By DARRIN SCOT
Panavision, Inc., scored doubly in the Academy Awards this year, first-and somewhat indirectly-When Robert Surtees, A.S.C., won the Academy award for best achievement in Color Cinematography for his camera work on "Ben-Hur." and later when Panavision's President, Robert E. Gottschalk and Douglas Shearer, Chief of Research and Development at MGM studios, received the Academy's Class II trophy for Scientific and Technical achievement for the development of MGM's Camera 65 system of producing and exhibiting wide-screen motion pictures.
Surtees used the Panavision-engineered 65mm cameras in filming "Ben-Hur." The part Panavision played in the development of the Camera 65 system was described in the March, 1960, issue of American Cinematographer (Why MGM Chose Camera 65," by Herb A. Lightman).
DIAGRAM shows how Cinerama-type motion pictures are extracted from a standard 65mm Panavision camera negative to produce the three prints required for Cinerama or Cinemiracle type presentations.
In recent months Panavision engineers have busied themselves bringing to fruition some other "surprise packages'' for the industry. These include a process of producing Cinerama type 3-panel movies with a single 65mm camera, a streamlined, self-blimped Panavision 65mm camera not much larger than the Mitchell BNC; and a slick hand-held 65mm camera-all of which will be described in ensuing paragraphs.
One of Panavision's most interesting developments is the adaptation of the Ultra-Panavision 65mm anamorphic process to produce, from a single 65mm negative, three 35mm nonanamorphic prints for projection with existing Cinerama or Cinemiracle three-projector set-ups. (See diagram.)
To extract 35mm strips for Cinerama from an original 65mm negative shot in the Ultra-Panavision process, the negative is set up in a custom-designed printer and a special de-anamorphosing printer lens is mounted to scan first the left side of the 65mm frame then the center, and finally the right side-each time recording that segment of information an a separate 35mm print, resulting in three perfectly matched panels to be projected side by side on Cinerama or Cinemiracle screens. The screen result is similar to that produced by these two processes, but free of the typical distortions and limitations inherent in a three-camera system.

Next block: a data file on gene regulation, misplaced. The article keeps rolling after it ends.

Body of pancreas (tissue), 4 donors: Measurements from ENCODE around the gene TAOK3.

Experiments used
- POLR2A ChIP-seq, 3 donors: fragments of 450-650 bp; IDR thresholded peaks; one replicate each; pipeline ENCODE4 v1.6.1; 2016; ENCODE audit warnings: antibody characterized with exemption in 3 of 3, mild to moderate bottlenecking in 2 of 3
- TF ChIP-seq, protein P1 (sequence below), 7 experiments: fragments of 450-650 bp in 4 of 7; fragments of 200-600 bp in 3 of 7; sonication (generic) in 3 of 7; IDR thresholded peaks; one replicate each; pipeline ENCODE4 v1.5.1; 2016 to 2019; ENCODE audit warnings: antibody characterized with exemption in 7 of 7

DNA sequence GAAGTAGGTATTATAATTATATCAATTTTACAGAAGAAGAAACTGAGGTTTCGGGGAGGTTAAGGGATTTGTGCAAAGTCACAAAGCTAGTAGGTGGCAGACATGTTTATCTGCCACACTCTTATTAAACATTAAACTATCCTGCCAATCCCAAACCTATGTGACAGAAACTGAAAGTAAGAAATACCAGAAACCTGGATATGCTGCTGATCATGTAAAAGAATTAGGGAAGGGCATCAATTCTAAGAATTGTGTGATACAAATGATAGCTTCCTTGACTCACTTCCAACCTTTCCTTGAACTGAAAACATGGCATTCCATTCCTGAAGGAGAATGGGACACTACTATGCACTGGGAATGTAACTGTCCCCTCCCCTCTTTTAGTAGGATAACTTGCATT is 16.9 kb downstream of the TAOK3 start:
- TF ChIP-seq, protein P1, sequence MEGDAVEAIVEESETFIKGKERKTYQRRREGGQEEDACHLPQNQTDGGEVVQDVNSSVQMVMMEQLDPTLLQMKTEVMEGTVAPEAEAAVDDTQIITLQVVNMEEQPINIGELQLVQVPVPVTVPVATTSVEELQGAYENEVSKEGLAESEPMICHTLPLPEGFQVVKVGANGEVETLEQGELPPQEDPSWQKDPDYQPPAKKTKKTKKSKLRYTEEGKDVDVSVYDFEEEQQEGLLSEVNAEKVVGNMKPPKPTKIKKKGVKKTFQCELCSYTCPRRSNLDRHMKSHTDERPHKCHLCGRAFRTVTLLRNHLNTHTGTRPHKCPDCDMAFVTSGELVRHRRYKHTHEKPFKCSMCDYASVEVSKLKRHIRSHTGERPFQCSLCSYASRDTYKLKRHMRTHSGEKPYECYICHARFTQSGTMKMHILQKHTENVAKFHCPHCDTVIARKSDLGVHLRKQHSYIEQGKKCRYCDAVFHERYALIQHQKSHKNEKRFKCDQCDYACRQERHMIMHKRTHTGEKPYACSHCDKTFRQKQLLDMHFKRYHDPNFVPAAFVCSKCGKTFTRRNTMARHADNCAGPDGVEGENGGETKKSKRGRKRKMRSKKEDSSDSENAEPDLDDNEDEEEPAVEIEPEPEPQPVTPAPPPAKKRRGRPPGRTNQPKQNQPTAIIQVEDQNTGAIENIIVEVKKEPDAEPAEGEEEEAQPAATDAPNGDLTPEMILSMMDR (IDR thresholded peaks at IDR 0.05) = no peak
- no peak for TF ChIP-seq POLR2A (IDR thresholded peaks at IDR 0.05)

Extraction of the three prints from the Panavision 65mm negative can he done only by Technicolor laboratories. Because of the unique aspects of imbibition printing, Technicolor can print optically without producing a second generation dupe print. Technicolor's very much greater flexibility and control of color, combined with the companys excellent wet printing technique gives the Ultra Panavision extraction process the advantages of these additional controls and quality.
The Cinerama and Cinemiracle processes both utilize three cameras, mounted side by side in an arc which covers a very wide aggregate angle of view. In both processes the center camera shoots forward and the two cameras on either side criss-cross, the right camera producing the left panel and the left camera producing the right panel.
Because 27 1/2mm extreme wide angle lenses are the standard for these cameras, there results an inherent distortion in certain types of scenes which is distracting to the viewer and forces rigid limitations upon the cameraman. For example, closeups of people shot with Cinerama cameras show typical wide-angle closeup distortion. Noses appear very long and foreheads slant back. Ears are very small in proportion and chins recede. The result is that actors look very odd in closeups, so odd, in fact, that close ups must generally be avoided when filming in a three-camera process. The Ultra-Panavision method, by contrast, permits use of lenses in a wide range of focal lengths. Thus, closeups are natural and undistorted.
Were a cinematographer to photograph an infinity scene, first with one of the three-camera processes and then for the Ultra-Panavision extract process-and both scenes then projected, one following the other-certain startling differences would immediately be noticeable. One difference is that the Ultra-Panavision method produces no bending or curvature of horizons; water horizons, for example, remain straight. Another improvement affects the perspective of scenic shots. For example, mountains in the distance, photographed in Ultra-Panavision, retain approximately the same height in relation to foreground objects as when viewed with the naked eye. The same scene photographed in a three-camera process, with its wide angle lenses, would produce a diminution of the distant mountains, flattening them out, reducing the apparent steepness and producing a much less dramatic perspective.
When filming in Cinerama or Cinemiracle, as the camera moves gradually in on a large flat object, (an ocean liner, for example), the ship begins to bend about a third of the way back from the bow and about a third of the way toward the center from the stern, so that when the ship fills the screen it is bent fore and aft, creating a ludicrous effect. Were the same scene photographed in 65mm for Ultra-Panavision extraction such distortion would be rectified: no matter how closely the camera approached the ship there would be no bending of lines on the screen-result of the scene being photographed with a single lens having a single perspective.
Take a scene in which two people appear, one on either side of the screen, and they begin to walk toward each other. The only way they can be made to appear to meet, using a three-camera process, is to direct the actors to walk along paths which are at an angle to each other. In other words, they must move in false perspective along false lines. In a recent Cinerama production this problem became so acute that special sets had to be built with curves and bends to rectify the false perspective inherent in three-camera systems. Three-strip extracts produced by the Ultra-Panavision method are projected in exactly the same manner as those produced by three-camera systems-but lines do not bend, horizons are straight, closeups are natural, and when people walk toward each other a perfectly realistic effect is achieved by directing the scene as it would be staged for any conventional cinematographic process.